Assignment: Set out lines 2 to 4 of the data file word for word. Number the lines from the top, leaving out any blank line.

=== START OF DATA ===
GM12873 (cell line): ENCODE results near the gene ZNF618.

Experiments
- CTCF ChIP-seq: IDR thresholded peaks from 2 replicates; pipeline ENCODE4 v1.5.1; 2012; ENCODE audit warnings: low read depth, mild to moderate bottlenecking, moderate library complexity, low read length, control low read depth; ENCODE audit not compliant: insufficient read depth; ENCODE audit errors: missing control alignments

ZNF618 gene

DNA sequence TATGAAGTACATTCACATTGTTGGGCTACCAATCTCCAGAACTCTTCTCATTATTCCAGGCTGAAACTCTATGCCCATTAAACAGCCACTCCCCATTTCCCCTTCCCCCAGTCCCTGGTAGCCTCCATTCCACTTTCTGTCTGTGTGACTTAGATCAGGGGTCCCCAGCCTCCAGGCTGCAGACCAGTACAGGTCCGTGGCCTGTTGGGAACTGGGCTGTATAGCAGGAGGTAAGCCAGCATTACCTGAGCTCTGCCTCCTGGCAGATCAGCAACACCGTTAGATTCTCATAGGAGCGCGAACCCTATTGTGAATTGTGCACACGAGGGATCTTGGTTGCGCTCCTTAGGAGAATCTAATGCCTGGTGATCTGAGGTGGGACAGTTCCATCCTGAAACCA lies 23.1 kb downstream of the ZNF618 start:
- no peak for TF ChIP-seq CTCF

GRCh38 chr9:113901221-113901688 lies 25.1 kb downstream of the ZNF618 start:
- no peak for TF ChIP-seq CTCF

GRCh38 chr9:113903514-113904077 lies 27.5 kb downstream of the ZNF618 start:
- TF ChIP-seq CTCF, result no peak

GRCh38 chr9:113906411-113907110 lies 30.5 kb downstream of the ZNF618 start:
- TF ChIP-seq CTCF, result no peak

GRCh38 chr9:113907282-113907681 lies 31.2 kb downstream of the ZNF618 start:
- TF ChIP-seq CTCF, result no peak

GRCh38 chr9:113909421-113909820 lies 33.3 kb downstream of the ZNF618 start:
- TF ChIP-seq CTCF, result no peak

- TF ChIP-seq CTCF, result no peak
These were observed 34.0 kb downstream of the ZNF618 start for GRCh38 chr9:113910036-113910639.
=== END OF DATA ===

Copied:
Experiments
- CTCF ChIP-seq: IDR thresholded peaks from 2 replicates; pipeline ENCODE4 v1.5.1; 2012; ENCODE audit warnings: low read depth, mild to moderate bottlenecking, moderate library complexity, low read length, control low read depth; ENCODE audit not compliant: insufficient read depth; ENCODE audit errors: missing control alignments

ZNF618 gene